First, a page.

15. Ozarks Mountain Brew

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    and Ill add another twist, it all depends on your water, my water is very soft when filtered so I have a hard time bittering anything but I wont go into that its another 10 yes and 10 no type of topic ;)
     
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  16. OkanaganMike

    OkanaganMike Active Member

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    Well who am I to argue with someone dressed like that and holding a whip?

    There is a lot of stuff going on with hops to get one's head around eh? I actually knew the whirlpooling adds some bitterness and not sure why I said that :oops: as its part of the hops utilization field in the recipe builder.

    Nice boots tho;)
     
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  17. KC

    KC Active Member

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    Leave it at this. It's not an issue that will be resolved in these forums. There's not enough understanding yet in the homebrew community to make a strong argument in any case.

    I read BF documentation that the calculator intentionally treats the IBUs of FWH as if it were a 20 minute addition. That's why you see the IBUs drop when you switch from 60 min. There is an article online that recommends this method but the article is old and fairly out of date. I imagine BF uses it because they need to have something as a basis for the calculator.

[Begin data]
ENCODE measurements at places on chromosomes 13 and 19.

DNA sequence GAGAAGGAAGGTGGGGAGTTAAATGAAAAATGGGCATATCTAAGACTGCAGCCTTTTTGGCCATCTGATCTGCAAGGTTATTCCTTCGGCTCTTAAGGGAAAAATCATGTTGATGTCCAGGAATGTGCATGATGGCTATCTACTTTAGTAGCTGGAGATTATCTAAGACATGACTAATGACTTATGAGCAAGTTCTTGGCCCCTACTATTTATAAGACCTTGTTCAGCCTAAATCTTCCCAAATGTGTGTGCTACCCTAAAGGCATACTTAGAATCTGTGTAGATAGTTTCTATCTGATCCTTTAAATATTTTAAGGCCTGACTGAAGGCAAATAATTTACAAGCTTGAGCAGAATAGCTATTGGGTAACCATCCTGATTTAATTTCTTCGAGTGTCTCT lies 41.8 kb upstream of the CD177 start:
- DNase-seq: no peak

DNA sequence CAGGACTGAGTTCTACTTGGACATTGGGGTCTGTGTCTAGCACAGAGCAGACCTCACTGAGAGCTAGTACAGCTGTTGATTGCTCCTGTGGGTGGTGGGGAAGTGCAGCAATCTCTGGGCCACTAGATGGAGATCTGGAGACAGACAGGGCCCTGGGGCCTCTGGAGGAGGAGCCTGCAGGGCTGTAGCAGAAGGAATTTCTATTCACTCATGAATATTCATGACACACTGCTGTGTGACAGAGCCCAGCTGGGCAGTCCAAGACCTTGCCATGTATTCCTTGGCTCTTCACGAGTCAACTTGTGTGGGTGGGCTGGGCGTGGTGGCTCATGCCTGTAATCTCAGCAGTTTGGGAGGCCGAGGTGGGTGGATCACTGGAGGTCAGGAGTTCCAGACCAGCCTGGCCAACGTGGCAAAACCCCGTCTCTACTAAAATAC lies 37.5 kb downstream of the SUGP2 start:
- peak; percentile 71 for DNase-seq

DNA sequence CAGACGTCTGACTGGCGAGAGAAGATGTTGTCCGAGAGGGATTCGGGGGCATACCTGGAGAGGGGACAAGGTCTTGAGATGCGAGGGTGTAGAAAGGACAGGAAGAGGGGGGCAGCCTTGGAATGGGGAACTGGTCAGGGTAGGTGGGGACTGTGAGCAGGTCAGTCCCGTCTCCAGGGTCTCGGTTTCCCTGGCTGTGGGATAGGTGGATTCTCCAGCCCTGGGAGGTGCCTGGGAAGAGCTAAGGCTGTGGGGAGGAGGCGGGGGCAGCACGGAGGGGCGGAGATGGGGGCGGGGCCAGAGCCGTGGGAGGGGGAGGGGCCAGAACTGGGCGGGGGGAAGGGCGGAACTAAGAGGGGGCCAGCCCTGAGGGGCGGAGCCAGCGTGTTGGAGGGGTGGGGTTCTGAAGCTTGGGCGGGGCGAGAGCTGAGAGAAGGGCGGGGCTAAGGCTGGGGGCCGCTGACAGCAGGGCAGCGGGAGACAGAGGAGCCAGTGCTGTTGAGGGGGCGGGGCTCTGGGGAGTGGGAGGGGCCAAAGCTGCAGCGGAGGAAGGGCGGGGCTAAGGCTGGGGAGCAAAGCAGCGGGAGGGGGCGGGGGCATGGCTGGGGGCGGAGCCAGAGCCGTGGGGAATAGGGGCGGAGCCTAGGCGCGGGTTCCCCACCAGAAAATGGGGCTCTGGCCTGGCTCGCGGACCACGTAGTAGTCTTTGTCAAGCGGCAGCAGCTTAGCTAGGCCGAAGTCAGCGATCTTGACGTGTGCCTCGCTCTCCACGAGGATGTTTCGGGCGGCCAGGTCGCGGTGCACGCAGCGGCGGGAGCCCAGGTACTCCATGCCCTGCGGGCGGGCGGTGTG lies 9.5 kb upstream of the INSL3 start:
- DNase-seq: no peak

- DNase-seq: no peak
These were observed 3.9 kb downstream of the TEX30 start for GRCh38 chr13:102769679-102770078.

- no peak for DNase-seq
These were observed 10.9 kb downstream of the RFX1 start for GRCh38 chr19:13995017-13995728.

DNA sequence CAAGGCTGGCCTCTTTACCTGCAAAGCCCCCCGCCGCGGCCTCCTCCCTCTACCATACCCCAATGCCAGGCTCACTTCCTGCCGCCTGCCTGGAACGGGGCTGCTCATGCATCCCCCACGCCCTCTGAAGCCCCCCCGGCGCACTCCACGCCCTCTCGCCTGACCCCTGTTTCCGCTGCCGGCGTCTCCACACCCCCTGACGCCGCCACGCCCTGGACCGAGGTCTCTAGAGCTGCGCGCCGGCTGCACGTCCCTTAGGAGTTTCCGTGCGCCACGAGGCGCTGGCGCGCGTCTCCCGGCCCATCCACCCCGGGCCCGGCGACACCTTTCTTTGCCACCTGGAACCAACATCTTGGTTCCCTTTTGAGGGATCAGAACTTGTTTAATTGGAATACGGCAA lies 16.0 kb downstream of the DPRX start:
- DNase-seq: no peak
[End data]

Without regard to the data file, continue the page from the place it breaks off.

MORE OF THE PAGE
18. Yooper

    Yooper Administrator
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    Yes, that's exactly right. We just had this discussion earlier today, and I told Josh that the IBU calculator using FWH as a 20 minute addition is "old school". My suggestion (and please, give yours as well!!!!) is to go with a "boil time +10%" default for the IBU calculation of a FWH, and perhaps add a note that "FWH may show a decrease in IBU perception/bitterness perception but with an increase of flavor" or something more eloquent. I would like it then to be able to be changed by the brewer if they feel that their calculated IBUs should be different than the default.

    Other things go into the bitterness perception as well. For example, sulfate. Adding 300 ppm of sulfate will really enhance a firm (some say harsh) bitterness. It doesn't change the IBUs, either, but instead it's a perception thing. Adding 15% crystal malt may make the IBUs seem less pronounced as well, and so on.

    Since few homebrewers actually have the means to test the actual IBUs, it's a guessing game anyway but we'd like it to be the best it can be.
     
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  19. OkanaganMike

    OkanaganMike Active Member

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  20. Trialben

    Trialben Well-Known Member

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    Thanks for the link mike so FWH do contribute bitterness but with less harshness. I will continue to try out this First Wort Hopping and taste and see:)